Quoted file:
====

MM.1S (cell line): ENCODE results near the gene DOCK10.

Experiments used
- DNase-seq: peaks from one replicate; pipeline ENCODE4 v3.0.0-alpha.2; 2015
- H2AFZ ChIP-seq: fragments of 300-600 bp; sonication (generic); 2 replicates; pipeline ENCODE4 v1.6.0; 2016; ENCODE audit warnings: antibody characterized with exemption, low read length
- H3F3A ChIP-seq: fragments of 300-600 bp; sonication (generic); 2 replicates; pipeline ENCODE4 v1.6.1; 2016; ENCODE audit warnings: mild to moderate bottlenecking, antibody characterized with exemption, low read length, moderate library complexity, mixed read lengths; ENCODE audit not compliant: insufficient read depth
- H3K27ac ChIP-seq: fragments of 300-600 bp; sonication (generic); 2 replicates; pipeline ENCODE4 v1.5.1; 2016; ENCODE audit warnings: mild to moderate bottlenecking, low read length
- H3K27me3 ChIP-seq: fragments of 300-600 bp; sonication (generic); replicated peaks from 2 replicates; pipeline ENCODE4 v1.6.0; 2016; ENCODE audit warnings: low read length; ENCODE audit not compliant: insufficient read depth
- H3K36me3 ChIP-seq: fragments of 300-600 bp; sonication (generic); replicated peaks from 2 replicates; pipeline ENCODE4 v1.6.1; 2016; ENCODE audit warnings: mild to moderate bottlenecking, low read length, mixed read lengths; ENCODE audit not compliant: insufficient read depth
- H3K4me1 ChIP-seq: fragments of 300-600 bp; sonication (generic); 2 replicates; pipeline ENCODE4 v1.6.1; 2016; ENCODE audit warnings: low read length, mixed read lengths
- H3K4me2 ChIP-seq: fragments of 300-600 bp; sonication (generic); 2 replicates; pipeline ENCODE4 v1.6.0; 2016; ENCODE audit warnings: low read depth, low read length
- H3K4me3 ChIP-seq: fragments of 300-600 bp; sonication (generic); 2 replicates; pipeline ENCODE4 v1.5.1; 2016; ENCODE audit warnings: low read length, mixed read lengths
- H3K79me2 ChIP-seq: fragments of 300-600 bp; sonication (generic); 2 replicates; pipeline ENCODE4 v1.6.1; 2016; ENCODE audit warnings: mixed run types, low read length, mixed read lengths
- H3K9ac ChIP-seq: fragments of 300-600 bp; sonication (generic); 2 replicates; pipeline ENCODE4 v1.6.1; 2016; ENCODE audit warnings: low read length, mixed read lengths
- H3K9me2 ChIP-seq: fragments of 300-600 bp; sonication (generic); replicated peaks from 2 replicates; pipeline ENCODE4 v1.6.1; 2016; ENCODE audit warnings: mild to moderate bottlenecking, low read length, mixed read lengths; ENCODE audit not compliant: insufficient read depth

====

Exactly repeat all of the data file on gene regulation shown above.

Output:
MM.1S (cell line): ENCODE results near the gene DOCK10.

Experiments used
- DNase-seq: peaks from one replicate; pipeline ENCODE4 v3.0.0-alpha.2; 2015
- H2AFZ ChIP-seq: fragments of 300-600 bp; sonication (generic); 2 replicates; pipeline ENCODE4 v1.6.0; 2016; ENCODE audit warnings: antibody characterized with exemption, low read length
- H3F3A ChIP-seq: fragments of 300-600 bp; sonication (generic); 2 replicates; pipeline ENCODE4 v1.6.1; 2016; ENCODE audit warnings: mild to moderate bottlenecking, antibody characterized with exemption, low read length, moderate library complexity, mixed read lengths; ENCODE audit not compliant: insufficient read depth
- H3K27ac ChIP-seq: fragments of 300-600 bp; sonication (generic); 2 replicates; pipeline ENCODE4 v1.5.1; 2016; ENCODE audit warnings: mild to moderate bottlenecking, low read length
- H3K27me3 ChIP-seq: fragments of 300-600 bp; sonication (generic); replicated peaks from 2 replicates; pipeline ENCODE4 v1.6.0; 2016; ENCODE audit warnings: low read length; ENCODE audit not compliant: insufficient read depth
- H3K36me3 ChIP-seq: fragments of 300-600 bp; sonication (generic); replicated peaks from 2 replicates; pipeline ENCODE4 v1.6.1; 2016; ENCODE audit warnings: mild to moderate bottlenecking, low read length, mixed read lengths; ENCODE audit not compliant: insufficient read depth
- H3K4me1 ChIP-seq: fragments of 300-600 bp; sonication (generic); 2 replicates; pipeline ENCODE4 v1.6.1; 2016; ENCODE audit warnings: low read length, mixed read lengths
- H3K4me2 ChIP-seq: fragments of 300-600 bp; sonication (generic); 2 replicates; pipeline ENCODE4 v1.6.0; 2016; ENCODE audit warnings: low read depth, low read length
- H3K4me3 ChIP-seq: fragments of 300-600 bp; sonication (generic); 2 replicates; pipeline ENCODE4 v1.5.1; 2016; ENCODE audit warnings: low read length, mixed read lengths
- H3K79me2 ChIP-seq: fragments of 300-600 bp; sonication (generic); 2 replicates; pipeline ENCODE4 v1.6.1; 2016; ENCODE audit warnings: mixed run types, low read length, mixed read lengths
- H3K9ac ChIP-seq: fragments of 300-600 bp; sonication (generic); 2 replicates; pipeline ENCODE4 v1.6.1; 2016; ENCODE audit warnings: low read length, mixed read lengths
- H3K9me2 ChIP-seq: fragments of 300-600 bp; sonication (generic); replicated peaks from 2 replicates; pipeline ENCODE4 v1.6.1; 2016; ENCODE audit warnings: mild to moderate bottlenecking, low read length, mixed read lengths; ENCODE audit not compliant: insufficient read depth